[4] The Fifth Circuit decisions rendered prior to October 1, 1981 are adopted as precedent in the Eleventh Circuit. Bonner v. Prichard, 661 F.2d 1206 (11th Cir.1981).

[5] Both the Corn instructions and the instructions in the case sub judice contained the following cautionary instructions:

If such evidence produced against the accused, if there be such, discloses the homicide was done without malice, then this presumption that the homicide is malicious does not exist.

. . . . .

This presumption ... does not arise against the slayer unless it be first shown to a moral and reasonable certainty and beyond a reasonable doubt that the defendant was the intentional slayer.

[6] The trial court also specifically instructed the Corn jury that "the burden is on the State to prove such intent beyond a reasonable doubt and the burden is not on the defendant to disprove intention." 708 F.2d at 569. As previously stated, the Court in Corn found that the jury charge was replete with cautionary explanations. The Court specifically noted the instruction in this footnote, which was given with the general burden allocation instructions, the instruction that criminal intent should not be presumed, the cautionary instructions referred to in n. 5 herein, and the "may" ... "but is not required to do so" language.

[7] Mason v. Balkcom is binding on the Eleventh Circuit as a post-September 30, 1981 decision of a Unit B panel of the former Fifth Circuit. See Stein v. Reynolds Securities, Inc., 667 F.2d 33, 34 (11th Cir.1982).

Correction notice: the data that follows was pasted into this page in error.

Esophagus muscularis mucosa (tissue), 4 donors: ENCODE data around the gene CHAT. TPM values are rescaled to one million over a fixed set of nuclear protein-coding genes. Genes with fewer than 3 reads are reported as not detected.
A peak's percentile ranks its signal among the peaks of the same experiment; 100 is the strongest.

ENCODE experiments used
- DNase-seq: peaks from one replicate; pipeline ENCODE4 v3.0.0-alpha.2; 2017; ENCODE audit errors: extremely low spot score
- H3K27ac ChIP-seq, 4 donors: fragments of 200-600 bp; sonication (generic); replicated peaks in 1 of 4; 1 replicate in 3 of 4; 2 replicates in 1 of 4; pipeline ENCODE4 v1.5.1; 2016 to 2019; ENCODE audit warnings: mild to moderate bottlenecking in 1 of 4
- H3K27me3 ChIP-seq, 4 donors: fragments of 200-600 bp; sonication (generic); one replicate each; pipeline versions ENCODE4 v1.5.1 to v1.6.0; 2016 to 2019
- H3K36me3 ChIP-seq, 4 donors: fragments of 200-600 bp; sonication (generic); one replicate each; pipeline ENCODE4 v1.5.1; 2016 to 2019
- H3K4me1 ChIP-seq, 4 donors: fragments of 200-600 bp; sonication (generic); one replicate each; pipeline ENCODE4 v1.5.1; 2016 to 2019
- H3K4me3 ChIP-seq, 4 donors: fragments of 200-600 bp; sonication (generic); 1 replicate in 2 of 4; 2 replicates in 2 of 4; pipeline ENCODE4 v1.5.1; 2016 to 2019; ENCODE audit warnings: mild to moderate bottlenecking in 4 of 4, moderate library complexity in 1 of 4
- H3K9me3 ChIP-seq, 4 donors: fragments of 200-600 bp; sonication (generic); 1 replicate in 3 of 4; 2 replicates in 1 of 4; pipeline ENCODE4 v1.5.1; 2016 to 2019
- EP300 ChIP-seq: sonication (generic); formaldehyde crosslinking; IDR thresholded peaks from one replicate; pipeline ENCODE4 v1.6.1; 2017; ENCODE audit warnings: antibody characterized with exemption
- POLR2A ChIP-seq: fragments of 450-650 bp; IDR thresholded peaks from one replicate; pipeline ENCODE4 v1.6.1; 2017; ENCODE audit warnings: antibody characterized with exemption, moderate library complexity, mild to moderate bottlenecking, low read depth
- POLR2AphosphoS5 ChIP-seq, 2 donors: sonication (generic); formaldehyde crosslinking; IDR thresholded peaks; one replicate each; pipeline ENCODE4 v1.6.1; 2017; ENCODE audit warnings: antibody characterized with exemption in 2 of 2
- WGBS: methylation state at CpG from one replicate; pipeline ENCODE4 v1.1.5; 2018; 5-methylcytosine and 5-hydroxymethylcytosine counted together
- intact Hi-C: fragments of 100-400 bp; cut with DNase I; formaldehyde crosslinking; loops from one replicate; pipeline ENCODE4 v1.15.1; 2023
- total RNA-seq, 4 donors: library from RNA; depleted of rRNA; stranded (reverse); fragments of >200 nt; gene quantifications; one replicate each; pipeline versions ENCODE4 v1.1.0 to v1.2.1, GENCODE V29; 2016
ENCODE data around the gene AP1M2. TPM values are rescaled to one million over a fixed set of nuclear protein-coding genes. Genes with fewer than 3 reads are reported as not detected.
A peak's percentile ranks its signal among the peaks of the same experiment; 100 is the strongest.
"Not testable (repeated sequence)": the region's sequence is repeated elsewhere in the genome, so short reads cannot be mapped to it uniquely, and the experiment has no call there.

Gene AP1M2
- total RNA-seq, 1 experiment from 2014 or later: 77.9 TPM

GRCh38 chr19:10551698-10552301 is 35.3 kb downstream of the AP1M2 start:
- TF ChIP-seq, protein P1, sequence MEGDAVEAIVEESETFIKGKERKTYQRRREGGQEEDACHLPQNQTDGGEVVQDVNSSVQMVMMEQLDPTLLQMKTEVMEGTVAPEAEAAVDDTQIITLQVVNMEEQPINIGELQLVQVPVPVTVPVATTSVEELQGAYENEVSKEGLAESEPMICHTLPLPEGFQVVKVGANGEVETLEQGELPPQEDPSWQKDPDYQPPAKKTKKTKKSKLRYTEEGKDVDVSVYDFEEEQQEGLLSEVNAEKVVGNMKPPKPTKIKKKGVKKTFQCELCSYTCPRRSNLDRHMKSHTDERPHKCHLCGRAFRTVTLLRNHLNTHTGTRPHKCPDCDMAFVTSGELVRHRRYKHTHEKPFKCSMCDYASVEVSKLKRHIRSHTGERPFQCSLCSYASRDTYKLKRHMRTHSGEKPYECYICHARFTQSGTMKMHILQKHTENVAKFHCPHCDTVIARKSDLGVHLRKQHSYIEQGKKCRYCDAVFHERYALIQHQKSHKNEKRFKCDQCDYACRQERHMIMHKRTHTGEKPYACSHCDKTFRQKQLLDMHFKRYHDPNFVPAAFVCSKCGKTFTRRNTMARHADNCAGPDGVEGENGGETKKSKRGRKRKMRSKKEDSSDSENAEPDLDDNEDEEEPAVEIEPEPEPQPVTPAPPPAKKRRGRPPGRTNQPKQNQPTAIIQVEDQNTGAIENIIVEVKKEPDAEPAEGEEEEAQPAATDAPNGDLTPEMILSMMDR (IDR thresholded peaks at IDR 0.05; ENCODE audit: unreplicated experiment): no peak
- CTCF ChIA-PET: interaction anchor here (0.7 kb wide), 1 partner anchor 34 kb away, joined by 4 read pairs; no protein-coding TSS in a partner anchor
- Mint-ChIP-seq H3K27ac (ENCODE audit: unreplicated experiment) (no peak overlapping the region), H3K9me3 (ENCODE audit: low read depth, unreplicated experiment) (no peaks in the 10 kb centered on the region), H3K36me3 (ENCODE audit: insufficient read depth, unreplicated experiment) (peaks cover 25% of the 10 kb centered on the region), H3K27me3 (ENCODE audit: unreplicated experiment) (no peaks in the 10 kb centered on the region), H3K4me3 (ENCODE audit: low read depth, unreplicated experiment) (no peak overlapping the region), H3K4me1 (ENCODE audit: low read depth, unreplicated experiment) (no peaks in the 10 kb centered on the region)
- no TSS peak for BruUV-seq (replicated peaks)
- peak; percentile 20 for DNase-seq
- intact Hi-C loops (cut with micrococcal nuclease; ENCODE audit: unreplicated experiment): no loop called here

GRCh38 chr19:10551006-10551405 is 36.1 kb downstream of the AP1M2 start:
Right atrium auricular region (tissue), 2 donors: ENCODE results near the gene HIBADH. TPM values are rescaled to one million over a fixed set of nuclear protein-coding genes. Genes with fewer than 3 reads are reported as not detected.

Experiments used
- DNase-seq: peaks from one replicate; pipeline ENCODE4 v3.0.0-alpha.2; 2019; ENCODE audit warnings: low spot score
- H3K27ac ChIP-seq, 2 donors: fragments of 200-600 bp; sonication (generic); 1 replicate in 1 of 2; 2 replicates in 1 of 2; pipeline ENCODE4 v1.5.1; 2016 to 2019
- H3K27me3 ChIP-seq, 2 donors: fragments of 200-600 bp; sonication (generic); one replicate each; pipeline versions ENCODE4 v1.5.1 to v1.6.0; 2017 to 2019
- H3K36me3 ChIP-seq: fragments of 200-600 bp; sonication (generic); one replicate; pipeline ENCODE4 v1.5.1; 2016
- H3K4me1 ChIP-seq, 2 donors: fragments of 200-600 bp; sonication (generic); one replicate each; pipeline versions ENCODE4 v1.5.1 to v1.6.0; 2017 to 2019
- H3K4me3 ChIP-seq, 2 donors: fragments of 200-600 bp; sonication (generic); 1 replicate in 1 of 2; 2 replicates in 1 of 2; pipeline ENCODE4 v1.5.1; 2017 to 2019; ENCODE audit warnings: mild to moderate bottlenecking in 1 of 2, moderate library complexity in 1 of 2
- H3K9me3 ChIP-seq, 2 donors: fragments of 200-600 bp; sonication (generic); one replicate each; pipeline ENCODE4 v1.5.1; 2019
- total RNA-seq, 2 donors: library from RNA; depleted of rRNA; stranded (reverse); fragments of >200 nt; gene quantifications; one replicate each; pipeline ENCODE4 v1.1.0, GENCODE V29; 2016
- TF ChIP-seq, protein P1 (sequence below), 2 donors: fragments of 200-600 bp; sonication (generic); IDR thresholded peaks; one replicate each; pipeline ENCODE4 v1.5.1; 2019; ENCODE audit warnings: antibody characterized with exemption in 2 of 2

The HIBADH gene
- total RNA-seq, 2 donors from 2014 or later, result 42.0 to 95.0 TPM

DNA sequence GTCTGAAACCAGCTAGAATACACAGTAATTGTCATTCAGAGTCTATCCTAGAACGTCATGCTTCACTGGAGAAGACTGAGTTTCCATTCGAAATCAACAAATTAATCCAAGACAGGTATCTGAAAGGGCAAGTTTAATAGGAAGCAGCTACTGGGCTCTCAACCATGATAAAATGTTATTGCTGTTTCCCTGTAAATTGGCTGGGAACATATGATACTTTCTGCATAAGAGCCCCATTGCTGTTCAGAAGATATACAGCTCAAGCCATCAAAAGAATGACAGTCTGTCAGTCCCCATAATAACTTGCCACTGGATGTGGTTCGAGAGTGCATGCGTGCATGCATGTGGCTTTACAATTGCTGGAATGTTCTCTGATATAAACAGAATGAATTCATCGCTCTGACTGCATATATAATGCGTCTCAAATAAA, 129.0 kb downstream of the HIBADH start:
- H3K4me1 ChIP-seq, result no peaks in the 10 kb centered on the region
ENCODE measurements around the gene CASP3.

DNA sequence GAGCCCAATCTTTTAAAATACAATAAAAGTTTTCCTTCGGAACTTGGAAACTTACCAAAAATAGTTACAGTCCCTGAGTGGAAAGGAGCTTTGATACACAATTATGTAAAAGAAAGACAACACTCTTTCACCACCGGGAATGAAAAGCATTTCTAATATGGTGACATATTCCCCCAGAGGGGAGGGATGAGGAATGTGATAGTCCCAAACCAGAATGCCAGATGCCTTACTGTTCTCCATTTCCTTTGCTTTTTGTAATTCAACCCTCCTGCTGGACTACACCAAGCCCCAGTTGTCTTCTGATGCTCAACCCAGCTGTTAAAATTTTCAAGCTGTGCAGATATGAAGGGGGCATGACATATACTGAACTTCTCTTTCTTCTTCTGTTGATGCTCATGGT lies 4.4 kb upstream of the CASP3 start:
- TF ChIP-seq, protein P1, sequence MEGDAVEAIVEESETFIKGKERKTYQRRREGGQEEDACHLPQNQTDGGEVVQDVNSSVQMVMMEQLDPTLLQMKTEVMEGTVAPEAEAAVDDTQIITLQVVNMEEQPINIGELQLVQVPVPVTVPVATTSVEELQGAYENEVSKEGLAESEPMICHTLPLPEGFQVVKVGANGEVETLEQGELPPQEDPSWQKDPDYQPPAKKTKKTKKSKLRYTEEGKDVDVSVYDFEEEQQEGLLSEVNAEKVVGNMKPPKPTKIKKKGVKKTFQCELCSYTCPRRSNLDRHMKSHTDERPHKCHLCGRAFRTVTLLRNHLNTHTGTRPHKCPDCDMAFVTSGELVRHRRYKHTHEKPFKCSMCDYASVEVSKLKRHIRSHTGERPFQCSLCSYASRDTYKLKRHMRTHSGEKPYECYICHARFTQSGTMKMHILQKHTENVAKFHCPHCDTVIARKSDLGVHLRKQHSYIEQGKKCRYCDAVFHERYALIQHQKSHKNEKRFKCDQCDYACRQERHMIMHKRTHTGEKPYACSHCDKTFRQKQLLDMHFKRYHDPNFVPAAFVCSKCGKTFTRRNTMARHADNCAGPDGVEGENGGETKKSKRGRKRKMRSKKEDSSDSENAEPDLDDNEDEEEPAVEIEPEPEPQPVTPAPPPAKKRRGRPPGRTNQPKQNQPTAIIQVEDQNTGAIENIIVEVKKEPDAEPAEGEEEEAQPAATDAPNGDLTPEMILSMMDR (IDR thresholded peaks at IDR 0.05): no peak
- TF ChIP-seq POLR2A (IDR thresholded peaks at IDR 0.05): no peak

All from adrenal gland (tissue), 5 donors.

[8] In the recent Supreme Court case of Pulley v. Harris, ___ U.S. ___, 104 S. Ct. 871, 79 L. Ed. 2d 29 (1984), the Supreme Court held that proportionality reviews are not required by the Constitution, provided that the state's "capital sentencing system [is not] so lacking in other checks on arbitrariness that it would not pass constitutional muster without comparative proportionality review...." Id. at ___, 104 S. Ct. at 873. However, since the Georgia statutory scheme does provide for a proportionality review, and such review is designed to prohibit the imposition of a death penalty arbitrarily or disproportionately, the court will address this issue briefly.

[9] The court having ruled on the Magistrate's Report and Recommendation, petitioner's motion to continue the proceedings is MOOT.